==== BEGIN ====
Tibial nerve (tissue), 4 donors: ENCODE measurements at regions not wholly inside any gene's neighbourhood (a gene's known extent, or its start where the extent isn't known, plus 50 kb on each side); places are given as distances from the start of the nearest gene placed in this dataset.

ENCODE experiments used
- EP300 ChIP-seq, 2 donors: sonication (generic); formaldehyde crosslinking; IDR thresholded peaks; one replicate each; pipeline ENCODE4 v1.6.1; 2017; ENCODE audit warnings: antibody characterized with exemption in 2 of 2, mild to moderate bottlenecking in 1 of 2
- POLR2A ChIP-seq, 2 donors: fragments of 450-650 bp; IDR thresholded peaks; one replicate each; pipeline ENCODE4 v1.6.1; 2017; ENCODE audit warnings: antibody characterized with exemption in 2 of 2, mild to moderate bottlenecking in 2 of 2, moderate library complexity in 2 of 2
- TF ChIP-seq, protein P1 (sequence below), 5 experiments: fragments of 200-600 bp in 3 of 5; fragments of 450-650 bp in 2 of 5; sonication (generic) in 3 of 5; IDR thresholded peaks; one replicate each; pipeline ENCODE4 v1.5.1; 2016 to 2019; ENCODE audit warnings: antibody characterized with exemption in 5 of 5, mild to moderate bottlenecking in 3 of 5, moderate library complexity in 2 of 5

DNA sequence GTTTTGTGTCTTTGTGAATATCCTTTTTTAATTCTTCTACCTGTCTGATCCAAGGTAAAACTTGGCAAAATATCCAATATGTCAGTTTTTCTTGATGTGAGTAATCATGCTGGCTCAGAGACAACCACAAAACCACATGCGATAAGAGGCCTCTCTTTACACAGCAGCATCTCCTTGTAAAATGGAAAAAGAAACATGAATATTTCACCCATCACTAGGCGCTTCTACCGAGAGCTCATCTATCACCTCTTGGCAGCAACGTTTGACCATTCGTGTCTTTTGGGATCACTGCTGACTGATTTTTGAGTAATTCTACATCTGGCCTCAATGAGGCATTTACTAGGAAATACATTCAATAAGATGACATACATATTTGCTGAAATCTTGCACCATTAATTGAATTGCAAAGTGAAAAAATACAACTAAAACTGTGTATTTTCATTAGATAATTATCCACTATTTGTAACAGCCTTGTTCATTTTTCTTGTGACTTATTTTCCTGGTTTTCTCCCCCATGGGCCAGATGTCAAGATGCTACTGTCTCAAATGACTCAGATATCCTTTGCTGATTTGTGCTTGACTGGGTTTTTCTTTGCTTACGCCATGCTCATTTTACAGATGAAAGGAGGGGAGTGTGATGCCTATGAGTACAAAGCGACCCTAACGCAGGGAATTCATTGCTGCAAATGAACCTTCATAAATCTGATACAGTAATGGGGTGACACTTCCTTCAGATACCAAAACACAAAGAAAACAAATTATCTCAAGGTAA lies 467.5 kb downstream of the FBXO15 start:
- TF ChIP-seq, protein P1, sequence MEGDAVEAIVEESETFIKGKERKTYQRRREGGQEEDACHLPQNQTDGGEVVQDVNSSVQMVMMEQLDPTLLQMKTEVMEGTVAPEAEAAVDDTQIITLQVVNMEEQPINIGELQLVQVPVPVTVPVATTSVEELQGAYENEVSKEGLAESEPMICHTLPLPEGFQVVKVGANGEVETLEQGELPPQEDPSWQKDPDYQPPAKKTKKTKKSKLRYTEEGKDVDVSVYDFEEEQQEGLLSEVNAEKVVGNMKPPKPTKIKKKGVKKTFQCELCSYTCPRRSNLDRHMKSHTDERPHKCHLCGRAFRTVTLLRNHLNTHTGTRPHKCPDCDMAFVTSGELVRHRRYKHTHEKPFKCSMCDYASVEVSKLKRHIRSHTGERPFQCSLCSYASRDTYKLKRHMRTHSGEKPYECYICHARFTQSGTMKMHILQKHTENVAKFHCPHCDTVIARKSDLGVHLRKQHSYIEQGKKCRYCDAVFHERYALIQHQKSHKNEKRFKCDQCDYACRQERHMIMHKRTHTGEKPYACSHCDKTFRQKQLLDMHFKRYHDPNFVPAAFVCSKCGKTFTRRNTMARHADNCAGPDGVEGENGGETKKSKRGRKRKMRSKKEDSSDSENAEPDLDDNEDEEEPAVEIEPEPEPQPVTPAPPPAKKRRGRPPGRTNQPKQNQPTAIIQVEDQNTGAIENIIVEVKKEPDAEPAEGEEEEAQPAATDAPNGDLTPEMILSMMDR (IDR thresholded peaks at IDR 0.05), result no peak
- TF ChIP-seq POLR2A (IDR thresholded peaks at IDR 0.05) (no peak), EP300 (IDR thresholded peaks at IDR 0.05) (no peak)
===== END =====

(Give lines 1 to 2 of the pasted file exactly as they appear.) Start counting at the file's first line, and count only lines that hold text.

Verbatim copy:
Tibial nerve (tissue), 4 donors: ENCODE measurements at regions not wholly inside any gene's neighbourhood (a gene's known extent, or its start where the extent isn't known, plus 50 kb on each side); places are given as distances from the start of the nearest gene placed in this dataset.

ENCODE experiments used